AARP: Poll Shows Retirement Security Fears
AARP North Carolina reports a new election year poll revealing that voters 50 years and older who participate in November elections worry that a secure retirement could be out of reach for them.
According to the survey, voters 50+ worry the most about paying too much in taxes (60%); costs rising faster than incomes (55%); health expenses (49%); not having enough to pay for care for a spouse who needs daily assistance (44%); and not having financial security in retirement (44%).
50+ voters say they want to see candidates whose platforms include focusing on their financial security, according to the survey.
One component of the survey is the “Anxiety Index,” which indicates this year that older voters, particularly those who are not retired yet, feel anxious about their economic security.
The survey also revealed that 79% of non-retirees, most of whom are boomers, think that it will be hard to save for retirement. 52% of this pool say that they have postponed or are planning to postpone retirement.
The majority of older voters surveyed say they hold Social Security as a top priority, with 81% saying that it will influence their voting decision this year.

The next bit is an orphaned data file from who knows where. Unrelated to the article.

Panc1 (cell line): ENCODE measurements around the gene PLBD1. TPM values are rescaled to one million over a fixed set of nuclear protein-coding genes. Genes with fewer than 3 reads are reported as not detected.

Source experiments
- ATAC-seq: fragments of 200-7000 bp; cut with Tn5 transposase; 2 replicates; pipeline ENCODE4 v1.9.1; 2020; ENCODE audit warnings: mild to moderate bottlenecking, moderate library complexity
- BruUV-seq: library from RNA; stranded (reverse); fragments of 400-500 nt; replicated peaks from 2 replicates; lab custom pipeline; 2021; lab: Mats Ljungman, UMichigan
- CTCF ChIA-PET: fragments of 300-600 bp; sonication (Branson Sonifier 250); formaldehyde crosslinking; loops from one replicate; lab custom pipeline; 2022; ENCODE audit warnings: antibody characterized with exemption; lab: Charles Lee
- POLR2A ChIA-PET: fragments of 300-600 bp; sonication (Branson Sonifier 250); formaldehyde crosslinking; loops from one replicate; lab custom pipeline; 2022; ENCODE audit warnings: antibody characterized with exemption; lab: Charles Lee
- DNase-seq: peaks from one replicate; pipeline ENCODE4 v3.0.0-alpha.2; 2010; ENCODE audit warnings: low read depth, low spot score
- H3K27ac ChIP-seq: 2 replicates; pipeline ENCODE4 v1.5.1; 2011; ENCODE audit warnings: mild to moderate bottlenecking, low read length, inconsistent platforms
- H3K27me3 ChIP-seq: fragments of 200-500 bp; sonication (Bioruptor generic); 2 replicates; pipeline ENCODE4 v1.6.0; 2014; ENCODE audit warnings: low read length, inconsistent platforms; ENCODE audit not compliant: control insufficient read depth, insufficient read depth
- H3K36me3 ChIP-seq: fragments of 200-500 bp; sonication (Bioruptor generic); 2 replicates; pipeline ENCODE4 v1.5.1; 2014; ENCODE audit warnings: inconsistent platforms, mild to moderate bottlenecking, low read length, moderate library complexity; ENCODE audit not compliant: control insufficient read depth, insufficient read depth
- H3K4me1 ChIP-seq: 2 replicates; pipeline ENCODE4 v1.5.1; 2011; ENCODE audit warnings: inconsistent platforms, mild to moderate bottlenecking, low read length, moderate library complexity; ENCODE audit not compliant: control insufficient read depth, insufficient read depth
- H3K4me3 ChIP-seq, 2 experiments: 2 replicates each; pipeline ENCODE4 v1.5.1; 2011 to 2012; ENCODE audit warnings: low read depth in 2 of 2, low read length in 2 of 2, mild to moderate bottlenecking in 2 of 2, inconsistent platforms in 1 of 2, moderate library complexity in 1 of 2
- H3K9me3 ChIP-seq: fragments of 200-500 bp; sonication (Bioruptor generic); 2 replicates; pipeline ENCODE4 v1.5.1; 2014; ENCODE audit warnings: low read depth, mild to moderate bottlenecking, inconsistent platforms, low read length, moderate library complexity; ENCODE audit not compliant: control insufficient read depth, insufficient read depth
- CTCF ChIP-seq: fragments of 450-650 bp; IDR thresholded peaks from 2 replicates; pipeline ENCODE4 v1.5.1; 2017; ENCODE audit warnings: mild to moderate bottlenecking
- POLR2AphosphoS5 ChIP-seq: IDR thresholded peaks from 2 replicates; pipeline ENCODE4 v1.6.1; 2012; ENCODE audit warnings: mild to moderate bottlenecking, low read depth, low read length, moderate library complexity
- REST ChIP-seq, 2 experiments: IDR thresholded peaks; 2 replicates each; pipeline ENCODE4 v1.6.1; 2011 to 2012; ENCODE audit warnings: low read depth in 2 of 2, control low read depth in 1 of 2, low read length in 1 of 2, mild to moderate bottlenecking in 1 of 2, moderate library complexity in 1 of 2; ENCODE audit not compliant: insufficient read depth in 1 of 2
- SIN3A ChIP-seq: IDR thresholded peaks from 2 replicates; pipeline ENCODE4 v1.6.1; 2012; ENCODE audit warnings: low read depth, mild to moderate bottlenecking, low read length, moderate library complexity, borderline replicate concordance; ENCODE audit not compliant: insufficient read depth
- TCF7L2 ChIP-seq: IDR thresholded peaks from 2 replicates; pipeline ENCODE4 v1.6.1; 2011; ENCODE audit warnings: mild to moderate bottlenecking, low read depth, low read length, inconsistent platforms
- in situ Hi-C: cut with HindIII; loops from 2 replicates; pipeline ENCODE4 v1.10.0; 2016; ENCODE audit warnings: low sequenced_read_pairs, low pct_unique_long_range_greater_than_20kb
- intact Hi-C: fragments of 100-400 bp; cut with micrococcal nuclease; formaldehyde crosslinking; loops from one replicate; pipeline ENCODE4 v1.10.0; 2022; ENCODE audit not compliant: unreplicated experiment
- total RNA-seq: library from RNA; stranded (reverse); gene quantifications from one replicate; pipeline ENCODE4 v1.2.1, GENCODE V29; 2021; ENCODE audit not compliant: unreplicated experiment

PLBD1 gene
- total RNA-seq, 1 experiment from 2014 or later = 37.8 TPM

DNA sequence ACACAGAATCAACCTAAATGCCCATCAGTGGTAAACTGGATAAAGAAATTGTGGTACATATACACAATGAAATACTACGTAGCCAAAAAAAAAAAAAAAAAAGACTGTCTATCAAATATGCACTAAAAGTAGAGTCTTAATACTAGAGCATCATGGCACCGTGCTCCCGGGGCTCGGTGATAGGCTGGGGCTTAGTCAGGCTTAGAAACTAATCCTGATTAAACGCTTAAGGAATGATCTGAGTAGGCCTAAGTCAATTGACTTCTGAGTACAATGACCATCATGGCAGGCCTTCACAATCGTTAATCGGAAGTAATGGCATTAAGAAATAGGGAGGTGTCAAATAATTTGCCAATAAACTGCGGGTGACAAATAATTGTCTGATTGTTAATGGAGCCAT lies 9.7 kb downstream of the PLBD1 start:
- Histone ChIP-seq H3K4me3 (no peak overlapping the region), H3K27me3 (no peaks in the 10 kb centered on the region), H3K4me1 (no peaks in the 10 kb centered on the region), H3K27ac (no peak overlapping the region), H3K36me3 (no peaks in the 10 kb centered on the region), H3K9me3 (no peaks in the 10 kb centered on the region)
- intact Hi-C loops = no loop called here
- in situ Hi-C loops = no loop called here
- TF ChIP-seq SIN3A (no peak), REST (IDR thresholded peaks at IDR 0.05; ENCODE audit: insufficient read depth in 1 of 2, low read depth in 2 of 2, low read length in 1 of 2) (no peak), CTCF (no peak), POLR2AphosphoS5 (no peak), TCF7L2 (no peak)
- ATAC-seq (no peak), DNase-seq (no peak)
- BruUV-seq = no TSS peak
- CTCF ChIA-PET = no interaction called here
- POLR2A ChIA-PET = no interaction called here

76% of older voters oppose candidates who would support cuts in Social Security to reduce the deficit, and 78% think that candidates need to elaborate more on their positions regarding Social Security reform.
77% of Social Security Beneficiaries say that their expenses are rising faster than their Social Security cost of living adjustment (COLA).
Another key issue highlighted in the survey is the matter of independent living. The majority of survey participants want to live independently as they age and see this issue as a critical one, with 76% saying that candidates need to do more to explain their position on this issue.
77% of the 50+ voters who participated want to receive care in their homes rather than costly nursing homes when tasks become too difficult due to age or illness.
56% of voters 50+ have been or are caregivers. 25% say they expect to be caregivers in the future.
On the topic of age discrimination, an overwhelming majority of voters (81%) support he Protecting Older Workers Against Discrimination Act, which is designed to help older workers by restoring workplace protections under the law.
To view the complete results of the survey, you can find this story on our website, Chapelboro.com.Did you see something wrong in this story, or something missing? Let us know